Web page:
Fijian elected UN General Assembly presidenttext_fields
United Nations: Peter Thomson of Fiji has been elected president of the next session of the UN General Assembly, which will choose the successor to Secretary General Ban Ki-moon.
In a keenly contested election, he polled 94 votes narrowly defeated Andreas Mavroyiannis of Cyprus who got 90. Under the system of regional rotation, it is the Asia-Pacific region's turn to hold the post and usually one candidate is proposed by the group whose turn it is. This time the lack of a consensus sent election to a ballot by the 193-member General Assembly.
Thomson will oversee the election of the next Secretary General by the General Assembly in a process that will have a measure of transparency for the first time.
If the Security Council reform process does not pass the current session that ends in September, Thomson could play a pivotal role in reviving it under his watch. He has in past criticised the slow pace of Security Council reform and called for greater efforts by UN members to deal with this and other issues.
Fijian Prime Minister Josaia Voreqe Bainimarama has declared that his country "is strongly supporting" India's bid for a permanent seat on the Security Council.
After his election, Thomson told the General Assembly that his priorities will be the promotion of UN Sustainable Development Goals to enhance human welfare and climate change given that his island nation is particularly vulnerable to rising sea levels from global warming. "We bring special perspectives on climate change and on oceans issues," he said. "You can expect me to be vocal on these issues."
Later at a news conference, he pledged to bring more transparency to his own office in the wake of corruption allegations against a former Assembly President, John Ashe, who held the position during 2013-14. Ashe, who was the permanent representative of Antigua and Barbuda, has been accused by US federal prosecutor Preet Bharara of taking over $1 million dollars in bribes from a Chinese real estate developer operating in Macau.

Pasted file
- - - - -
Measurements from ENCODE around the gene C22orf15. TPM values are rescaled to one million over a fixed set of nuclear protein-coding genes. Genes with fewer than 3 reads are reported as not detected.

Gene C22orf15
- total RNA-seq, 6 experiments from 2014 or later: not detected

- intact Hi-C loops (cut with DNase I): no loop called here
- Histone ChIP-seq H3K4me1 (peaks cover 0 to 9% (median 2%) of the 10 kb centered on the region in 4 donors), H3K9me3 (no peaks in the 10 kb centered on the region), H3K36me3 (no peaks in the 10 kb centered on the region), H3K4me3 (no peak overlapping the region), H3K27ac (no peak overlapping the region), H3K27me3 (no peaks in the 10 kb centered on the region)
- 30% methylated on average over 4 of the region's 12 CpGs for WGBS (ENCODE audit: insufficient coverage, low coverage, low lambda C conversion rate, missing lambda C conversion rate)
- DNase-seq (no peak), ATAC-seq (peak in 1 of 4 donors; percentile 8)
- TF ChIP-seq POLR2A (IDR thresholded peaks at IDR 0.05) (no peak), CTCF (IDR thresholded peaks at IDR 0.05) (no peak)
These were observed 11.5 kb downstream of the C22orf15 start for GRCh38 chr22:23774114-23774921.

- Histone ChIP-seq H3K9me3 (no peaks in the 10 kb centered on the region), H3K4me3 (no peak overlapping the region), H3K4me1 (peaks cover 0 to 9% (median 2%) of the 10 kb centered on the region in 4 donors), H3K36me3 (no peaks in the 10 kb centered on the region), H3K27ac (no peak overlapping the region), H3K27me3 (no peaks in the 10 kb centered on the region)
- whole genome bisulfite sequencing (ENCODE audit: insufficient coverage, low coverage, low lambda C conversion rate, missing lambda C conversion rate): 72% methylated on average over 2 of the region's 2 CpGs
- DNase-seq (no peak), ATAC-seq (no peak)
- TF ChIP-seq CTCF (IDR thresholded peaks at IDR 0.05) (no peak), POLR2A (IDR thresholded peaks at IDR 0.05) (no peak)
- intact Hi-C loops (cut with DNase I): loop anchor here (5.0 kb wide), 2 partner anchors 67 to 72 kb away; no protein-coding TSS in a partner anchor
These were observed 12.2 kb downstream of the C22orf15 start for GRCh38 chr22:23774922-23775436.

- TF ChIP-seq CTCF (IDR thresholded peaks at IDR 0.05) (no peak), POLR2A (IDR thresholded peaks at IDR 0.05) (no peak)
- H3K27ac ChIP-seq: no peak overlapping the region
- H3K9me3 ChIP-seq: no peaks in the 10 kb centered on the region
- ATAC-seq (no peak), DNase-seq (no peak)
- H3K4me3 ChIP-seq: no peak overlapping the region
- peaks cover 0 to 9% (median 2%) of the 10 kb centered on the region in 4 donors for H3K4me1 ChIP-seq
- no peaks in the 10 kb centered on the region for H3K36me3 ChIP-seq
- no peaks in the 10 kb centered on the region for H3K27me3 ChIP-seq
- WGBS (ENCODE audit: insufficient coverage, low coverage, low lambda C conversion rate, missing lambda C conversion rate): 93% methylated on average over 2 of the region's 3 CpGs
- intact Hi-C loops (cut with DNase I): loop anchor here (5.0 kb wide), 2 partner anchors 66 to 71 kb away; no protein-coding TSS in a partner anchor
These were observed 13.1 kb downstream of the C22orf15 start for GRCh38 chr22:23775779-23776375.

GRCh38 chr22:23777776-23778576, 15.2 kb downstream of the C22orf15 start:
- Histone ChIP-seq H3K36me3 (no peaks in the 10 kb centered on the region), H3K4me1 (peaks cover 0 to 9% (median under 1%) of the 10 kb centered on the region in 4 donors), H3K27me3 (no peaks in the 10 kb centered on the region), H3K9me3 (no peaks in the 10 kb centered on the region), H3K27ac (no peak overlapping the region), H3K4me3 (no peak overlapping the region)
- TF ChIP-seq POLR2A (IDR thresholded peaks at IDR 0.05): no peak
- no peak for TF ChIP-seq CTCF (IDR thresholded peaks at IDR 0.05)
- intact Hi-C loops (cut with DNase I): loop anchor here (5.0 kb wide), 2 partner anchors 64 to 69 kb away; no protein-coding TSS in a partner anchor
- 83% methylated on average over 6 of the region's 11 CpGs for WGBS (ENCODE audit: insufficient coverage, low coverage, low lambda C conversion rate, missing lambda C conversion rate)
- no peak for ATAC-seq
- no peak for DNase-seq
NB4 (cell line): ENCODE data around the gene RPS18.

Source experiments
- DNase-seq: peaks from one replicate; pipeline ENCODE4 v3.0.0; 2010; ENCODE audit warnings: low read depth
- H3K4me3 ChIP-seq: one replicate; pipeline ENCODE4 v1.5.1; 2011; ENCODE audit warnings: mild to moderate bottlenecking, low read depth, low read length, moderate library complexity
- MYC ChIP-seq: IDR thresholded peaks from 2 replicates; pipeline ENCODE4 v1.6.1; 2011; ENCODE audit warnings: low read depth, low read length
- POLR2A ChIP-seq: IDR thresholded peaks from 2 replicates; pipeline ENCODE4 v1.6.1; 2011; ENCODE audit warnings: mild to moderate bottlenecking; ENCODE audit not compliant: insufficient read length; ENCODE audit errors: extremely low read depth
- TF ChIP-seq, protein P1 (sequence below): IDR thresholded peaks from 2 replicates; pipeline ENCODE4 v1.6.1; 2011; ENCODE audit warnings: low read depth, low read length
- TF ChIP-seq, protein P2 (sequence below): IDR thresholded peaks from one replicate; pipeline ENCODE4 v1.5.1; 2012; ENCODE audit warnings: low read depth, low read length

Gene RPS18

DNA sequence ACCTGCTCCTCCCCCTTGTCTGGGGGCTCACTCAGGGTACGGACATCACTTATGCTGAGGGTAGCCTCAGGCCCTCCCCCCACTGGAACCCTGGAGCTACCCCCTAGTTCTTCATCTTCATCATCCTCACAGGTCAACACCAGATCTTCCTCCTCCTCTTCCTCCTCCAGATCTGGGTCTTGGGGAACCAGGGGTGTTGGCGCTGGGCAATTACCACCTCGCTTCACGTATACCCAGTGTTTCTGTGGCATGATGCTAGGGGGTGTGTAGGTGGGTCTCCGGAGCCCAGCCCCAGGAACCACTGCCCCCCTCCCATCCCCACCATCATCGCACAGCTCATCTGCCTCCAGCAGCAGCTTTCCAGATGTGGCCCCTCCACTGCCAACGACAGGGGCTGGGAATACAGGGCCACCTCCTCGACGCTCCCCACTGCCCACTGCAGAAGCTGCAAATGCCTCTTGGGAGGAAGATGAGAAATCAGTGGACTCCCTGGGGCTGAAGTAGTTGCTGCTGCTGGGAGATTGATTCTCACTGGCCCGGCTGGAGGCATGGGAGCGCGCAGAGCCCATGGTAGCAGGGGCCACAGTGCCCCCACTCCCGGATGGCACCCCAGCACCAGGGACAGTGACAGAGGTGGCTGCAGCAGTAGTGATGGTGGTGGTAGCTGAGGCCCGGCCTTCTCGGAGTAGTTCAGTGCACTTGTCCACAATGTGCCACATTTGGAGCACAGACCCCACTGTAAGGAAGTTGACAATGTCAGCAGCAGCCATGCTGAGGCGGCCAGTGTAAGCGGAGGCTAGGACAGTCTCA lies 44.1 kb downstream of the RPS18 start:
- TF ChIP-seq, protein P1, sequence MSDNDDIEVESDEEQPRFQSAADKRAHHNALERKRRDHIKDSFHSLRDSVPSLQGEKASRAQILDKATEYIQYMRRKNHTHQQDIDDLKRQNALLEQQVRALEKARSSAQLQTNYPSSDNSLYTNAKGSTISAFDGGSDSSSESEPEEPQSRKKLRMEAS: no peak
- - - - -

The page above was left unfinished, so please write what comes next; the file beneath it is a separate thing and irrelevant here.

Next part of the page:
Thomson has a wide range of international leadership experience. He was the vice president of the General Assembly in 2010-11. He has also been the chair of the developing nations' Group of 77 to which India belongs, and the chair of the executive boards of both the UN Development Programme (UNDP) and the UN Population Fund (UNFPA).
Thomson will be succeeding Mogens Lykketoft of Denmark, whose singualar achievement has been making the process of the election of the secretary general more open. He has organised meetings with the ten candidates where members of the UN as well as civil society representatives heard their positions and questioned them.
The candidature of Mavroyiannis was undermined by the fact that Cyprus is member of the European Union, even as it is a part of the Asian Pacific Group, of which Fiji is unambiguously a member.
There were seven invalid votes and one absention.